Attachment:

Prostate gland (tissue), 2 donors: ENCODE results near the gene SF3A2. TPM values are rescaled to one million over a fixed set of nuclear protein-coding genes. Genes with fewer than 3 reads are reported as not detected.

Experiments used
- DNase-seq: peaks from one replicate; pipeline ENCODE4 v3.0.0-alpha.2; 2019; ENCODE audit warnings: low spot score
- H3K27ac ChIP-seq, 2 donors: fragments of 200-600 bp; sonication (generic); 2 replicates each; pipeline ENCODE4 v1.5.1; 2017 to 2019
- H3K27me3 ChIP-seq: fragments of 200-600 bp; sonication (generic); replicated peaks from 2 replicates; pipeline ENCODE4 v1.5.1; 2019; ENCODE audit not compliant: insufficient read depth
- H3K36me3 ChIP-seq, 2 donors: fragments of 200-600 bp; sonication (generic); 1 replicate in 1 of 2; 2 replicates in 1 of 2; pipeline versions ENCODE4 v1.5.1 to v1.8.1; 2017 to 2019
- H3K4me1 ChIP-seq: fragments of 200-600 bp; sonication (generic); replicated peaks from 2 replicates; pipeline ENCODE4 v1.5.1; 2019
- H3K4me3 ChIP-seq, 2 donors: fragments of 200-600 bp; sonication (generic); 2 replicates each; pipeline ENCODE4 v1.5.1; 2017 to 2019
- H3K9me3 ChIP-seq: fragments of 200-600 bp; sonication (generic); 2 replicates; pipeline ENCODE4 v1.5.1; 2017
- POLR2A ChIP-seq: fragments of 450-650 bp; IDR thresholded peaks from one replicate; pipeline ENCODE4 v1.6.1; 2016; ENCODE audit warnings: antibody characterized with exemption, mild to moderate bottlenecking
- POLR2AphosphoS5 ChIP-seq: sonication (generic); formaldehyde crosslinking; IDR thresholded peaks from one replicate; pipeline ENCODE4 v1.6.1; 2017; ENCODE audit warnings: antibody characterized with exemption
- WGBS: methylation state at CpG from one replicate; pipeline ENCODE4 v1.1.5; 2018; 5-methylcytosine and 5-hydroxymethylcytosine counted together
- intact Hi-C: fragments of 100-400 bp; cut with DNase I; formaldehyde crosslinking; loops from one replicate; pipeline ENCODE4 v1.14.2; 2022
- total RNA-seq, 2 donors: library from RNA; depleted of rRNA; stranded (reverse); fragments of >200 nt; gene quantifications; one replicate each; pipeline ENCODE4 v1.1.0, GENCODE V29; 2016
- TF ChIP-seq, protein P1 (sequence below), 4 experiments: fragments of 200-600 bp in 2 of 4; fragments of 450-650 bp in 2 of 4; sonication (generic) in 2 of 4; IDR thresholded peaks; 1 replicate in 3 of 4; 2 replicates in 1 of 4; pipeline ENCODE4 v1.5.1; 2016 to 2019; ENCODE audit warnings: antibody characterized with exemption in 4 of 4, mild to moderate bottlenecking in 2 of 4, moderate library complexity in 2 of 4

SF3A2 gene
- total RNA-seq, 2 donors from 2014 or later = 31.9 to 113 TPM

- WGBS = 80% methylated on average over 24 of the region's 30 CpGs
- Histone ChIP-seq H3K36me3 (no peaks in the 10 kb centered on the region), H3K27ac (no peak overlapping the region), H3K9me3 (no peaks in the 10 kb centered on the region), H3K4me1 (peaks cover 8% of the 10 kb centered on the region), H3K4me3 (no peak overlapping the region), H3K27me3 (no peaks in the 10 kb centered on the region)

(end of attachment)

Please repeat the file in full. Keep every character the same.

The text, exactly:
Prostate gland (tissue), 2 donors: ENCODE results near the gene SF3A2. TPM values are rescaled to one million over a fixed set of nuclear protein-coding genes. Genes with fewer than 3 reads are reported as not detected.

Experiments used
- DNase-seq: peaks from one replicate; pipeline ENCODE4 v3.0.0-alpha.2; 2019; ENCODE audit warnings: low spot score
- H3K27ac ChIP-seq, 2 donors: fragments of 200-600 bp; sonication (generic); 2 replicates each; pipeline ENCODE4 v1.5.1; 2017 to 2019
- H3K27me3 ChIP-seq: fragments of 200-600 bp; sonication (generic); replicated peaks from 2 replicates; pipeline ENCODE4 v1.5.1; 2019; ENCODE audit not compliant: insufficient read depth
- H3K36me3 ChIP-seq, 2 donors: fragments of 200-600 bp; sonication (generic); 1 replicate in 1 of 2; 2 replicates in 1 of 2; pipeline versions ENCODE4 v1.5.1 to v1.8.1; 2017 to 2019
- H3K4me1 ChIP-seq: fragments of 200-600 bp; sonication (generic); replicated peaks from 2 replicates; pipeline ENCODE4 v1.5.1; 2019
- H3K4me3 ChIP-seq, 2 donors: fragments of 200-600 bp; sonication (generic); 2 replicates each; pipeline ENCODE4 v1.5.1; 2017 to 2019
- H3K9me3 ChIP-seq: fragments of 200-600 bp; sonication (generic); 2 replicates; pipeline ENCODE4 v1.5.1; 2017
- POLR2A ChIP-seq: fragments of 450-650 bp; IDR thresholded peaks from one replicate; pipeline ENCODE4 v1.6.1; 2016; ENCODE audit warnings: antibody characterized with exemption, mild to moderate bottlenecking
- POLR2AphosphoS5 ChIP-seq: sonication (generic); formaldehyde crosslinking; IDR thresholded peaks from one replicate; pipeline ENCODE4 v1.6.1; 2017; ENCODE audit warnings: antibody characterized with exemption
- WGBS: methylation state at CpG from one replicate; pipeline ENCODE4 v1.1.5; 2018; 5-methylcytosine and 5-hydroxymethylcytosine counted together
- intact Hi-C: fragments of 100-400 bp; cut with DNase I; formaldehyde crosslinking; loops from one replicate; pipeline ENCODE4 v1.14.2; 2022
- total RNA-seq, 2 donors: library from RNA; depleted of rRNA; stranded (reverse); fragments of >200 nt; gene quantifications; one replicate each; pipeline ENCODE4 v1.1.0, GENCODE V29; 2016
- TF ChIP-seq, protein P1 (sequence below), 4 experiments: fragments of 200-600 bp in 2 of 4; fragments of 450-650 bp in 2 of 4; sonication (generic) in 2 of 4; IDR thresholded peaks; 1 replicate in 3 of 4; 2 replicates in 1 of 4; pipeline ENCODE4 v1.5.1; 2016 to 2019; ENCODE audit warnings: antibody characterized with exemption in 4 of 4, mild to moderate bottlenecking in 2 of 4, moderate library complexity in 2 of 4

SF3A2 gene
- total RNA-seq, 2 donors from 2014 or later = 31.9 to 113 TPM

- WGBS = 80% methylated on average over 24 of the region's 30 CpGs
- Histone ChIP-seq H3K36me3 (no peaks in the 10 kb centered on the region), H3K27ac (no peak overlapping the region), H3K9me3 (no peaks in the 10 kb centered on the region), H3K4me1 (peaks cover 8% of the 10 kb centered on the region), H3K4me3 (no peak overlapping the region), H3K27me3 (no peaks in the 10 kb centered on the region)